3. Another thing, if you look at the track record of American Christians, where can the world turn for help?

  4. I would rather hear how this author views other topics as well as this one on the ratification of the political right by the Christian ‘right’. How does he address other topics such as divorce and remarrisge, personal responsibility to the scriptural commandments of holiness, or loyality to Christ’s spiritual body, the Church. I agree that war is wrong for the Christian to engage in, however, the political entity of government doesn’t have this proscription. If we don’t vote there is not a problem; if we do vote then there is some deep searching and praying to do. Does this author espouse doctrines, other than Christ’s condemnation of war or retaliation, that don’t line up with Christ’s other teachings? The package is total for us all to embrace. I am of the conviction that we Christians ought not comment on the business of government in any direction it takes and tend to Kingdom work. May God lead us to the truth.

  5. Ok, I got the article by Steve Duin and it answered a few questions. I see that Mr. Miller is on the right track because he sees the lack of spirituality in the mainstream’ Christian religion’. He sees the true Church in the job of Kingdom building for God, as Miller said, we are not to attempt to build a utopia on earth. So far Miller sounds (sorta) like a Mennonite! I may try to get a copy of his book for further study. I was also struck by Miller’s comment that ‘No Christian organization is chaining itself to the doors over the issue of divorce etc.’ This is one sin that has done more damage to the church and society in general and led to all the other sins we deal with today. And he is right about all the war rhetoric in the evangelical groups. Good review by Duin. May God lead us, take care.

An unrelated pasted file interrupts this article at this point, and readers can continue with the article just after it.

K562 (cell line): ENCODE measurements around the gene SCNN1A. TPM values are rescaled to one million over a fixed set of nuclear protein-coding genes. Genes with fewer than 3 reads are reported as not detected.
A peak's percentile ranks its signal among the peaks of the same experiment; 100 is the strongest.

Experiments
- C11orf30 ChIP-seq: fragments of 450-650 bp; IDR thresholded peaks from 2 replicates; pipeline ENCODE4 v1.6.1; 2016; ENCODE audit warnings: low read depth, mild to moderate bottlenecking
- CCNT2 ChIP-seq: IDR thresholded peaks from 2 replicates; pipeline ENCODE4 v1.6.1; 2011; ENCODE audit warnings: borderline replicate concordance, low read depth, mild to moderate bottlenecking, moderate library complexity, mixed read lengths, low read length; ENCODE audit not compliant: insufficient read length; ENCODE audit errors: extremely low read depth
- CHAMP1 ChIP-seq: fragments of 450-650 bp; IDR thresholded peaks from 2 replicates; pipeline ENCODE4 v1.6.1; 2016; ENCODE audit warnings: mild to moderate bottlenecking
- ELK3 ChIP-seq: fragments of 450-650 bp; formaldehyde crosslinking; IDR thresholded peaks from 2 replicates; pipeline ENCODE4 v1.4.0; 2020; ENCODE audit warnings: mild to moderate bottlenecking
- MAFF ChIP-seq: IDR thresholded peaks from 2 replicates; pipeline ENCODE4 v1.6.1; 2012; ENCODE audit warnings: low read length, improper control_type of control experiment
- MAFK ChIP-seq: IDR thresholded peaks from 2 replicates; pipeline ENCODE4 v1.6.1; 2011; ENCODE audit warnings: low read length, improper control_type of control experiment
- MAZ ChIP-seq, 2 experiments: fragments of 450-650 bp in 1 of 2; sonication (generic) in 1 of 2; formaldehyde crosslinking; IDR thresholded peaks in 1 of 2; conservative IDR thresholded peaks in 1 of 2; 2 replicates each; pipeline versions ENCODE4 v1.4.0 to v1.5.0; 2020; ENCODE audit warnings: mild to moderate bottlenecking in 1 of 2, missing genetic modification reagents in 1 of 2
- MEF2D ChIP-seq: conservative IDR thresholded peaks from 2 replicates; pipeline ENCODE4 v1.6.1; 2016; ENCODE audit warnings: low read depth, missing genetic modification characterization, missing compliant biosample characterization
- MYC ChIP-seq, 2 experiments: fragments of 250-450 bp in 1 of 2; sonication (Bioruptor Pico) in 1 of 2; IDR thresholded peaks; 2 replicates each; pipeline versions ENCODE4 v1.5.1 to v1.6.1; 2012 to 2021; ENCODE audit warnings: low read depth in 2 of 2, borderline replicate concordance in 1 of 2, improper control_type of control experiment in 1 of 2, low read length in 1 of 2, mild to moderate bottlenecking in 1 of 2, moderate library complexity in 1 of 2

6. Good thoughts. So, what’s our first step of action?

  7. Shelley, I think the first step of action would be always to pray. Without guidance from God we can not even start. Second, it seems to me that we all have to be faithful to the Word of God in its total message. We are ‘reborn’ people as the children of God; as transformed people we should live within that frame work that God expects of us. No one person will do all that needs to be done, however, as each one is dedicated to the work of the kingdom and reliant on the Holy Spirit we can start change. I guess what I am saying is, we are either part of the problem or part of the solution. Do we support the political kingdom or the kingdom of God in this world? I have struggled in my walk with this choice and have come to the decision that Christ wants me to leave it all to Him and to focus my attention on bringing Christ to the fields ‘white to harvest’ that I have around me daily. Does this make sense? While we can not feed everyone or house or cloth them, we do try to help those we can, but let us not forget to show them God by bringing them to Christ. Are we salt and light or do we, in our shelfishness, contribute to the pain and suffering in the world? I hope this ‘comment’ is helpful, may God lead us and may we be found faithful.